Physics Behind Design and Action of Roller Coasters


The study aims at discussing the Physics behind the design and action of roller coasters by first stating the definition of a roller coaster. A roller coaster is a type of amusement ride that employs a form of elevated railroad track design with tight turns, steep slopes, and sometimes inversions (Wikipedia). The study tries to answer which Physics concepts apply to the action and design of roller coasters and tries to explain them. The study tries to explain which forces are involved and how they apply in relation to physics knowledge. The study explains the various Physics laws applied too.

History of Roller Coasters

Roller coasters originated from the Russian Ice Slides. The slides first appeared during the 17th century throughout Russia; with a concentration in the area that would become St. Petersburg. The structures were built out of lumber with a sheet of ice several inches thick covering the surface. Riders climbed the stairs attached to the back of the slide, sped down the 50-degree drop, and ascend the stirs of the stairs that lay parallel (and opposite) to the first one. It is known that by 1817 two coasters were built in France known as the Russian Mountains of Belleville and The Aerial Walk. Several upgrades have been made and now there are several types of steel roller coasters.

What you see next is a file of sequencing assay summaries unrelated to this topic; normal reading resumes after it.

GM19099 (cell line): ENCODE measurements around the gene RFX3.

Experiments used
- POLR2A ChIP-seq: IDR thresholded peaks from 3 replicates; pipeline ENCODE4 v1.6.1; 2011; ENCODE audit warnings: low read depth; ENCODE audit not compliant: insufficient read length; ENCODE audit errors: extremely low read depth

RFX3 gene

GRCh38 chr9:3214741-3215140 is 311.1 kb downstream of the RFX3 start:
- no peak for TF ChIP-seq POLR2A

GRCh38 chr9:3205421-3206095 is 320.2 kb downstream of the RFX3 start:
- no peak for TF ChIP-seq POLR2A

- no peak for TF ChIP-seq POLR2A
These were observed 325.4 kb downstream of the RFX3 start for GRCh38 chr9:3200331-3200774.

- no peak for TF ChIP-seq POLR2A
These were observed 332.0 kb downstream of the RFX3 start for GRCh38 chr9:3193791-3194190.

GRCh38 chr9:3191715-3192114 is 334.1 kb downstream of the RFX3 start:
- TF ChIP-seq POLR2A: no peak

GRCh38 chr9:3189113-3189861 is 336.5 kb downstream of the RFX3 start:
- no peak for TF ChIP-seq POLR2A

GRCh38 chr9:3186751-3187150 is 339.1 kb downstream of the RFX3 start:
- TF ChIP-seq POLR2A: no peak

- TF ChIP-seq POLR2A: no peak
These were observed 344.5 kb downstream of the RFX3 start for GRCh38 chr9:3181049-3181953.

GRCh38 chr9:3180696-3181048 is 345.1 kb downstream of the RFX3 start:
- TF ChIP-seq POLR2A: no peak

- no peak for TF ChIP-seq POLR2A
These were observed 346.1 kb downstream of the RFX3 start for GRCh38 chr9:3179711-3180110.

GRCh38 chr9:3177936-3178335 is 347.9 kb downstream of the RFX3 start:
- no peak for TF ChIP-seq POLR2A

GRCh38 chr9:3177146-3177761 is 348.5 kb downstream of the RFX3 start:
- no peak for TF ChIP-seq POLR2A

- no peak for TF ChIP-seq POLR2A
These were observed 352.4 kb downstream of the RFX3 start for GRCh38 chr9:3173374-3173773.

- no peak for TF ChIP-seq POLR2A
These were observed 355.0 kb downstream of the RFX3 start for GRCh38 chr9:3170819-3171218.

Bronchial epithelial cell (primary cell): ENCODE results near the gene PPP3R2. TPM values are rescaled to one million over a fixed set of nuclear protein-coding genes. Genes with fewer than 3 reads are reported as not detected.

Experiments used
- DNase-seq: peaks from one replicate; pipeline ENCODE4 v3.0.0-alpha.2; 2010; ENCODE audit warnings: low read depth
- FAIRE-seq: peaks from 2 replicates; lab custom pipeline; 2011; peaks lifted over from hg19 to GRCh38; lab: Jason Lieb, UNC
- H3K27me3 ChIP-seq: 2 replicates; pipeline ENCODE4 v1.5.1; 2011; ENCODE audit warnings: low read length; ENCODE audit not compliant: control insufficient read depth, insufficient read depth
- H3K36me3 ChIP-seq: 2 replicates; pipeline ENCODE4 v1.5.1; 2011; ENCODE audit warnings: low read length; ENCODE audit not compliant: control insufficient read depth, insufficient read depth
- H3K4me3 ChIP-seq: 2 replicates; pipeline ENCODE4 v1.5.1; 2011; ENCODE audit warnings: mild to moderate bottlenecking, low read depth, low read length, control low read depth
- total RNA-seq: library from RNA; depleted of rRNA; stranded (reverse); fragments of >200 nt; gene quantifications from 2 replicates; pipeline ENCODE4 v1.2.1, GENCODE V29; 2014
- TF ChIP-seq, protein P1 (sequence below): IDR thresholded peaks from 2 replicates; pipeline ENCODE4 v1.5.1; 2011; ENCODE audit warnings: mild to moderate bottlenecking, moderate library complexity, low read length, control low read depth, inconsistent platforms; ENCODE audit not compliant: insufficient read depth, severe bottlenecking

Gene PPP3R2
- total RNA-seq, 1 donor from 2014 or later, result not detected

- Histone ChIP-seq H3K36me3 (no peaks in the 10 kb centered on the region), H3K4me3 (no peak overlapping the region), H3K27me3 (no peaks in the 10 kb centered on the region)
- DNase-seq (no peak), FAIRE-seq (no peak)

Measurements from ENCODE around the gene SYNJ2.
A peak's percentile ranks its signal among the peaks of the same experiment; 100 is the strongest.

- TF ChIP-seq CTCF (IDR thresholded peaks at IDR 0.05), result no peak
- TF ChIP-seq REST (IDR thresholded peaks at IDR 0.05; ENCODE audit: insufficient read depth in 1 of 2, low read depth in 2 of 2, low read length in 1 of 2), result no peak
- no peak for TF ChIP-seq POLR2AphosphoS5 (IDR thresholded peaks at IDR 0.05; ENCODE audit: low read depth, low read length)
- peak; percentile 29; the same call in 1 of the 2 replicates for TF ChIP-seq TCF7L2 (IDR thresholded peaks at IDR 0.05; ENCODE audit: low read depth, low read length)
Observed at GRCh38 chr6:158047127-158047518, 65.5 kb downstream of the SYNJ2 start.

The Aerial Walk featured a heart-shaped layout with two tracks that flowed in opposite directions from the central tower. They then went around the course, came together at the bottom, and ascend parallel lift hills.

The first looping coaster was located in Frascati Gardens in Paris, France. The hill was 43 feet high, had a 13-foot wide loop, and was tested with everything under the sun before humans were allowed on. The layout was simple: the rider rode down the gentle slope on a small cart and through a meal small circle. 

The Physics behind Design and Action of Roller Coasters

One’s body feels accelerated in a funny way when a coaster car is speeding up and pulled into the seat as stated by this applies the Newton’s First Law of motion which states that a body remains in its state of rest or motion in a straight line unless acted upon by an external force-Law of Inertia.

Similarly, if the coaster accelerates down fast enough, the upward acceleration force exceeds the downward force of gravity, making you feel like you are being pulled upward if you are accelerating up a steep hill; the acceleration force and gravity are pulling in roughly the same direction, making you feel heavier than normal as stated by.

That explains the laws of Physics related to the roller coaster and one’s body.

As you go around a loop-the-loop, your inertia not only produces an exciting acceleration force but also keeps you in the seat when upside down.

The main principle behind all roller coasters is the law of conservation of energy, which states that energy can neither be created nor destroyed but transformed from one form to another. In roller coasters, the two forms most important forms of energy are gravitational potential energy and kinetic energy. Gravitational potential energy is the energy that an object has due to its height and is equal to the object's mass multiplied by the height multiplied by the gravitational constant(PE=mgh).

Gravitational potential energy is always greatest at the highest point of a roller coaster and least at the lowest point. Kinetic energy on the other hand is the energy an object has due to its motion hence the name kinematics means the study of motion and is equal to a half multiplied by the mass of the object multiplied by its velocity squared.( KE= 1/2mv2).

KE = Kinetic Energy, m= mass of the body, v= velocity of the body.